Recently, a dear friend of mine reluctantly made the decision to seek professional help. I was very proud of them but I was also saddened that it had taken them so long to recognise that they needed/deserved help. It got me thinking about the barriers that prevent us from asking for help; not just professional help but also from our loved ones. So I started asking around. I chatted to friends and peers about the reasons they sometimes keep their troubles to themselves and I would like to share some of the common trends with you all. My hope for this post, and for everything I share on this blog, is that it is relatable whilst also being informative. So without further adieu, let’s discuss some of the reasons seeking help can be so incredibly difficult.
‘Sometimes it’s hard to recognise that it is a problem’
When we are stuck in maladaptive thought patterns our unhappy thoughts can become our new normal. We can be struggling for so long with these issues that it just feels like part of our day-day routine to be unhappy. It is easy then to begin to believe that we have always been this way, we always will be this way and perhaps most damning, that we deserve to be this way. When this circular logic accompanies mental health struggles it can become very difficult to recognise that you need help. Survival becomes the default mode with thriving being so unimaginable that is seems futile to even consider getting help. There is no problem, I am fine.
‘Others are worse off than me’
It is not uncommon for people to think they must be at the complete end of their wits to warrant help. They fail to recognise that asking for a bit of assistance to get through their daily struggles isn’t a sign of weakness, it is a sign of strength. People often convince themselves that they are not quite bad enough to get help, and that they will do it eventually when it gets to a certain point but they aren’t there yet. This is a particularly dangerous thought pattern as it can lead to everything imploding upon the individual because they have buried it for so long. Ultimately, this comes down to a question of self worth. Do I deserve help/love?
‘Nobody will understand’
Mental illness or general mental health difficulties can be extremely isolating. We feel so alone. So utterly alone. The nature of the beast convinces us that we are different to other people at the core, we are wrong in some vital way that makes us unreachable. Nobody could possibly understand us. Our mental health issues make us feel distant from the rest of society, partially because of the stigma associated (more on that later) and the funny thing is that re-engaging with the society we feel fundamentally different from is the best thing for us. Easier said than done, but I promise you, people understand and cherish you.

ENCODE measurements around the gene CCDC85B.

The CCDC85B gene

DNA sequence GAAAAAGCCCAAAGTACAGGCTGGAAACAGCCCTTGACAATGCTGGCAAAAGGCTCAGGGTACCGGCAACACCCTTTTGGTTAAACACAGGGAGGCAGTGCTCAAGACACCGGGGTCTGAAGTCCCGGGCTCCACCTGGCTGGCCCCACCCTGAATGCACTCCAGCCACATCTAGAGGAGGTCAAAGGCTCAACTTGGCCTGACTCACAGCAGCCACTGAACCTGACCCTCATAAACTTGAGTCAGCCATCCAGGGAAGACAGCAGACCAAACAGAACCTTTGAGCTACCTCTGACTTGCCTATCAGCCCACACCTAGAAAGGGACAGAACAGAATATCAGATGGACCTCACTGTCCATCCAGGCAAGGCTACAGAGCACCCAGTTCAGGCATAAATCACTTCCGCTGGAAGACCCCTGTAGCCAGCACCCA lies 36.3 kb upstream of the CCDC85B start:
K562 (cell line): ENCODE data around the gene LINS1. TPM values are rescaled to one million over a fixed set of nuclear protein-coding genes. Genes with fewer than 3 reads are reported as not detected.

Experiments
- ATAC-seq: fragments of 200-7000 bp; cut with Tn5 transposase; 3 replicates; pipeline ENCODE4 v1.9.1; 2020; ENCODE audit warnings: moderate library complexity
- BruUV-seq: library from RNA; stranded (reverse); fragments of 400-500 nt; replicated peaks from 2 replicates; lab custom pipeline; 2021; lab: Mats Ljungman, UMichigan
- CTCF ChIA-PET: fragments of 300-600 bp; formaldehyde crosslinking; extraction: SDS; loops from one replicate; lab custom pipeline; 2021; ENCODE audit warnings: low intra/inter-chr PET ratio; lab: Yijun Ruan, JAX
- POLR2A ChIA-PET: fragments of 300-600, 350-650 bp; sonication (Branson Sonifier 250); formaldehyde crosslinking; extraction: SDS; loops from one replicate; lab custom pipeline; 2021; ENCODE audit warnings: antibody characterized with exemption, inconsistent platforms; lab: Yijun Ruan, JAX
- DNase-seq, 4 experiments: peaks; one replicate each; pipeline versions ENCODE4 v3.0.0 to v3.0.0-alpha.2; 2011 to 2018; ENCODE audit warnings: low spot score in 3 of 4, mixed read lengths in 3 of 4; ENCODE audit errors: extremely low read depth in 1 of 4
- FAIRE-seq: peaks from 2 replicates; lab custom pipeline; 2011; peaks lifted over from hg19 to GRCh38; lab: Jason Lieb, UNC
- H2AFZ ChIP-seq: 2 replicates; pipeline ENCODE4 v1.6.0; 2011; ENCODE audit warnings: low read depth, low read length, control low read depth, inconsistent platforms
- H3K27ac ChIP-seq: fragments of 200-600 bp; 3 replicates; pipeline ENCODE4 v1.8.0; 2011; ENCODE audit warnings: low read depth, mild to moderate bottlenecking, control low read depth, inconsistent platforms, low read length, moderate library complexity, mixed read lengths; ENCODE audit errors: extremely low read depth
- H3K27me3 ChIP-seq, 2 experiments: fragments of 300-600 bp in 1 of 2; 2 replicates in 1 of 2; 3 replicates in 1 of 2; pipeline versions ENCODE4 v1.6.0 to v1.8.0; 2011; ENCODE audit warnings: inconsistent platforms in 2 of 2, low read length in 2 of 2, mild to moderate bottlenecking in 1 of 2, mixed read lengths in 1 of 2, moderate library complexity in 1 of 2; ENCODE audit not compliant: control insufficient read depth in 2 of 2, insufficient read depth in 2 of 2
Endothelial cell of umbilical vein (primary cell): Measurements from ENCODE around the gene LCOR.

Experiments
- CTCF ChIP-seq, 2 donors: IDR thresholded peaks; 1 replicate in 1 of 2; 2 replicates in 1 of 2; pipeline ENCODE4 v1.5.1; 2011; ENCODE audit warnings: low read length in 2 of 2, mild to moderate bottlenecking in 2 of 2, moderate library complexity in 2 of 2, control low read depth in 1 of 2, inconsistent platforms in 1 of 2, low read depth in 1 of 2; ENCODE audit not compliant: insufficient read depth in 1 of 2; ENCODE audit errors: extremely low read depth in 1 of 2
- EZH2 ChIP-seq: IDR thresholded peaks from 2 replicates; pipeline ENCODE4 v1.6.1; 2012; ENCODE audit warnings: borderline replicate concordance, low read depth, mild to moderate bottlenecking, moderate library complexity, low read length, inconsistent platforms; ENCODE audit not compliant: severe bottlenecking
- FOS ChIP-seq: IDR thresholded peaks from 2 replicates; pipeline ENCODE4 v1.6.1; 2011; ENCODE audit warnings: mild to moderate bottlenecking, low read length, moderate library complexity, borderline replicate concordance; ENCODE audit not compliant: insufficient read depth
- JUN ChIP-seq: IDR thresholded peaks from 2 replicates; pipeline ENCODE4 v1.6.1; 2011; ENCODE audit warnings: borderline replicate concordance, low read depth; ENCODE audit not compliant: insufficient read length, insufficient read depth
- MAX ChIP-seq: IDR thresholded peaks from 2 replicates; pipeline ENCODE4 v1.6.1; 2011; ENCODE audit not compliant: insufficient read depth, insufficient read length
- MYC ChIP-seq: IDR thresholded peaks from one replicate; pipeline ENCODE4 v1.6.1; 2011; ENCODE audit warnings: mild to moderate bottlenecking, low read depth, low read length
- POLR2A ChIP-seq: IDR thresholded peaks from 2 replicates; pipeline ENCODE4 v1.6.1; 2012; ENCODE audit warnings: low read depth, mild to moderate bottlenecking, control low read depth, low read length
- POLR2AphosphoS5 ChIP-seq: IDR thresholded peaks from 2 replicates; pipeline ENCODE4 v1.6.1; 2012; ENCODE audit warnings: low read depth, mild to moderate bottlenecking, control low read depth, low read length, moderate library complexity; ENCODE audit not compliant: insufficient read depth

‘I don’t want people to see my at my worst’
Related to the above idea of people not understanding is the concept that loved ones will not survive seeing us in all of our glory. This is perhaps the area where I am most guilty. If you’ve been reading my blog for a while you might be surprised seeing as I seem so open about my struggles with Bipolar disorder. But I only do that on my own terms. I’m the type of person that when a friend asks me how I am I might say ‘I’m moving on up now, but I’ve spent the last two weeks trying not to kill myself’ and then I laugh, shrugging it off. I never call people for help when I am in my most dire states because, I’m ashamed to admit, I want them to think I am strong and that I can handle it; I am impenetrable. I know there are other people like me out there and we need to learn to trust those we love and give them all of ourselves, warts and all.
‘We are taught to be hard’
So as it turns out I’m not the only person who feels the pressure to be strong. We are taught from a young age to handle our own business and to keep what hurts us private. Our culture expects us to grind on through life’s troubles like machines who do not feel and do not hurt. Consequently, there is a shame associated with admitting that we might be struggling.
‘I was hurt once’
This is was perhaps the most upsetting response I came across when discussing this topic with people. Many people have been scarred because of that one time years ago, when they built up the courage to ask for help, they were rejected. They may have been confronted by the areas discussed above, told to harden up or had their experiences patronised. This response conditions people to expect rejection and to question the worth in ever seeking help again. This can cause them to go a long time without the assistance they need, often until things reach breaking point.
‘I don’t want people to think I’m crazy’
This stigma surrounding mental illness is undeniable. Despite how common mental illness is there is still an overwhelming belief that having a mental illness makes one abnormal or unworthy. People may go years without seeking help rather than risk being categorised as having a mental illness. I believe many of the other areas discussed above relate to stigma. For instance, we believe ‘nobody will understand’ because the stigma of having a mental illness casts you off from the rest of society. Stigma is a huge barrier to seeking help, especially from professionals. This is a serious issue as friends, whilst being great for support, are not equipped with the skills or training to best respond to mental health crises.
As difficult as seeking help can seem, it is always worth while. We are social beings and we do better with the support of others. It is amazing the difference a little smile from a friend or a few reassuring words from a therapist can make. I am a big believer in connectivity between people as a powerful game changer in both work and personal circumstances. I am a much healthier, happier and more productive person because of the people around me. I may not be perfect at seeking help yet but every time I do I am thankful I did.